The crystal structure of sfCherry was determined by the molecular-replacement (MR) method using the Phaser program (McCoy et al., 2007) in the PHENIX suite (Adams et al., 2010). The mCherry structure (PDB entry 2h5q ; Shu et al., 2006) was used as a search model. Model rebuilding was carried out with AutoBuild (Terwilliger et al., 2008) and refinement with phenix.refine (Headd et al., 2012; Afonine et al., 2012). The final R and Rfree values for sfCherry were 22.2 and 26.5%, respectively.
The crystal structure of the sfCherry-GFP(10–11)–GFP(1–9) complex was also determined with the MR method. Similar procedures and programs as those used in the sfCherry structure determination were employed but with the following differences. The sfGFP (PDB entry 2b3q ; Pédelacq et al., 2006) and partially refined sfCherry structures were used as search models. The sequences belonging to strands 10 and 11 of sfGFP were pruned from sfGFP and grafted between the original strands 8 and 9 of sfCherry based on the designed constructs (Fig. 4a). This modified sequence pair was used in model rebuilding with AutoBuild. Reference-structure restraints (Headd et al., 2012) were used in early stages of refinement and were released at later stages. The refined structure of the sfCherry-GFP(10–11)–GFP(1–9) complex had an R value of 20.5% and a free R value of 24.9%. Detailed data-collection and refinement statistics of sfCherry and the sfCherry-GFP(10–11)–GFP(1–9) complex are listed in Table 1. The atomic coordinates and structure factors are available in the Protein Data Bank under accession codes 4kf4 for sfCherry and 4kf5 for sfCherry GFP(10–11)–GFP(1–9).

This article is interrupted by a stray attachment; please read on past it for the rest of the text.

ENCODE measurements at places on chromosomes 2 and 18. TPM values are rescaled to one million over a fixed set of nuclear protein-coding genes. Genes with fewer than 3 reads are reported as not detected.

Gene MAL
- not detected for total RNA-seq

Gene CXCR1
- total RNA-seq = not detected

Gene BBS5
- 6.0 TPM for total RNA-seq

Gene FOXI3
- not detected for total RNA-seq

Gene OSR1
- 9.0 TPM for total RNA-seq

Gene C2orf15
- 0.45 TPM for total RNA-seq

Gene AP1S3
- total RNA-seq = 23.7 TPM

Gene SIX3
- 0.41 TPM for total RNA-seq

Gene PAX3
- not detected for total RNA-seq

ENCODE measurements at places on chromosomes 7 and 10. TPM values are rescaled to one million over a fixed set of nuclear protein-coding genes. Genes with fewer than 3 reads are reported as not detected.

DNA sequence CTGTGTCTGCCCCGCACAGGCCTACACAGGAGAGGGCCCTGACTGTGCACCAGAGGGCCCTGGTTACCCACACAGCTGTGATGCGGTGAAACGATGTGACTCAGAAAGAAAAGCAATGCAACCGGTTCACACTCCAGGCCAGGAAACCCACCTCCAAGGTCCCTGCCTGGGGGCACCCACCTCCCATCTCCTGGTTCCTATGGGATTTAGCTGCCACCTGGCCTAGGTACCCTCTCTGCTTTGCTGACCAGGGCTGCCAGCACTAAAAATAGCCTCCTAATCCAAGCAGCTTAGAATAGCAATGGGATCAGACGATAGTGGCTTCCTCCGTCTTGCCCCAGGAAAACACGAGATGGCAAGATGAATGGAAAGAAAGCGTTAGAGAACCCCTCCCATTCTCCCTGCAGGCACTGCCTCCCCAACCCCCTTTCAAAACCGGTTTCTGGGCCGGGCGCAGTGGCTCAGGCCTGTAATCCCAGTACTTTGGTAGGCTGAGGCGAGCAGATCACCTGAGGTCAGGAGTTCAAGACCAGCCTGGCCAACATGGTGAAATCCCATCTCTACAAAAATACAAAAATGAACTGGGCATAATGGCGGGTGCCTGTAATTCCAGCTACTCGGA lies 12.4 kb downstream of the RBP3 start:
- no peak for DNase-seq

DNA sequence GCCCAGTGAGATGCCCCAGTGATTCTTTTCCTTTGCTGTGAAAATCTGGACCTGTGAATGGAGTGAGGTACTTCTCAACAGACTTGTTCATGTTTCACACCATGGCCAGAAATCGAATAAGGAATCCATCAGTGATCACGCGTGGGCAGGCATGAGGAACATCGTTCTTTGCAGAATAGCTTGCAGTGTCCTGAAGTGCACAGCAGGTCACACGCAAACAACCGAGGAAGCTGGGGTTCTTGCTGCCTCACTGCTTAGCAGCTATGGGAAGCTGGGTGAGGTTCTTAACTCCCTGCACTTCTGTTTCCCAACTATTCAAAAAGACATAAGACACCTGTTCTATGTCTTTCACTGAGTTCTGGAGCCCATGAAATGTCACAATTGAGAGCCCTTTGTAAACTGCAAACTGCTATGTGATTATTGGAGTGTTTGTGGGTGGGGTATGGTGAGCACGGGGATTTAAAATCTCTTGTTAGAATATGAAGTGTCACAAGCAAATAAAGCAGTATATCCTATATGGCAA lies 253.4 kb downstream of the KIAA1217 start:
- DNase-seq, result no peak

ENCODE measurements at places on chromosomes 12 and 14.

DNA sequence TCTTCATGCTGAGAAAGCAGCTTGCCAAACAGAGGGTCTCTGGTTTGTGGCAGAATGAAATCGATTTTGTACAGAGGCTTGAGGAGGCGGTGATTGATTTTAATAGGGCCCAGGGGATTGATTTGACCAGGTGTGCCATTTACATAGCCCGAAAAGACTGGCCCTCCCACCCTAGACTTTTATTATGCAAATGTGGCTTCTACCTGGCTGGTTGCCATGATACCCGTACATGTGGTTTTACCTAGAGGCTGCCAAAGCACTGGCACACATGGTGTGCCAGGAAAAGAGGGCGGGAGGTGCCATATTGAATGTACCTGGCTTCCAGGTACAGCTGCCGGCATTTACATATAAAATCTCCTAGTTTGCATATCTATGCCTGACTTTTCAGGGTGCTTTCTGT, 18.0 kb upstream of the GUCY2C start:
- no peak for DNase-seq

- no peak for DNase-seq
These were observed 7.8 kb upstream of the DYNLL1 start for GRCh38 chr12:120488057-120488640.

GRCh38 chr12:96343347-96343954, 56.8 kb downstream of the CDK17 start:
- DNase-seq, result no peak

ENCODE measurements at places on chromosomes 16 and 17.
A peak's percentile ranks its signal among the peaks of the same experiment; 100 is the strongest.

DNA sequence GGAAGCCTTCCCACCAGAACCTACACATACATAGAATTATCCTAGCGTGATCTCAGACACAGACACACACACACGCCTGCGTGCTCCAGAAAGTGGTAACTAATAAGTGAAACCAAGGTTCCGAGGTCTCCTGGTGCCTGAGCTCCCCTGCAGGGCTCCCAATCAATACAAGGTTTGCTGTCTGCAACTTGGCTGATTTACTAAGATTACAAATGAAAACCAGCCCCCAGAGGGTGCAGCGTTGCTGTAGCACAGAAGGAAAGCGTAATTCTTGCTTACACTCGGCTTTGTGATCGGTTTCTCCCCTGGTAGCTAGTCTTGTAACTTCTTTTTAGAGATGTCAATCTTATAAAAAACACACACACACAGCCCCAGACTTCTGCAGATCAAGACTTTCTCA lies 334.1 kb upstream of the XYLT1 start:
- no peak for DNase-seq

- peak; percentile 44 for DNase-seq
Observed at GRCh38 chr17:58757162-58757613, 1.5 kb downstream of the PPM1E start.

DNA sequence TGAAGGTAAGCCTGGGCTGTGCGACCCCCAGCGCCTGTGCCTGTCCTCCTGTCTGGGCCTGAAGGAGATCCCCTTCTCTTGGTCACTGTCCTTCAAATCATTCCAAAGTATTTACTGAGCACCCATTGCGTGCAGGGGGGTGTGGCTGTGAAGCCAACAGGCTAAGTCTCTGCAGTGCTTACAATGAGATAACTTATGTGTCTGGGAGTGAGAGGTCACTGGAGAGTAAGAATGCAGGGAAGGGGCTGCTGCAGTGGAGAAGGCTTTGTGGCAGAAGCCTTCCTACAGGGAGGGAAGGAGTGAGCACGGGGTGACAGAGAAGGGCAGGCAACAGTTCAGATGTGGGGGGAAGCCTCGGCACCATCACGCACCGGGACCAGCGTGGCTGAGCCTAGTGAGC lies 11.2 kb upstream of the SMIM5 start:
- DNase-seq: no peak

‡Rcryst/Rfree = × 100.
§Average B values by protein chain (Å2): A, 96.9; B, 98.9; C, 71.6; D, 73.2.
The structure, stability and folding of GFP have been well studied (Örmo et al., 1996; Tsien, 1998; Crameri et al., 1996). Its relatively simple topology, combined with its utility as a fluorescent reporter when correctly folded (Waldo et al., 1999; Pédelacq et al., 2006), has made it an attractive system for reconstitution from separately expressed protein fragments (Cabantous, Terwilliger et al., 2005). Following such a strategy, by fusing terminal segments of GFP to a crystallization target the resulting construct might be recombined with the remaining complementary fragment of GFP to create a new complex for crystallization. In the context of crystallization strategies, a challenge presented by typical fusion methods is the flexibility introduced at the site of connection between the two protein components; free torsion angles are present where the polypeptide backbone makes its (single) crossing from one natural protein fold to the other. The value of having the polypeptide chain cross twice instead of once between two connected proteins has been demonstrated in experiments in which T4 lysozyme was inserted into a loop of GPCR membrane proteins, giving a construct that yielded well ordered crystals (Rosenbaum et al., 2007; Cherezov et al., 2007). The split GFP system [GFP(1–9) + GFP(10–11)] allows a similar advantage. If strands 10 and 11, which ostensibly form a natural hairpin, can be inserted as a long extension into a surface loop of a target protein, then reconstitution with complementary GFP(1–9) should give a tight noncovalent complex with two chain crossings between natural protein folds (Fig. 1). In practice, rational choices for the points of insertion of strands 10–11 into exposed loops might be based on homology models, where available, or on bioinformatic predictions of loops (Lambert et al., 2002; Dovidchenko et al., 2008; Jones, 1999). Here, we chose a target for crystallization for which the structure was known, in order to test the strategy of loop insertion and crystallization in a favorable case.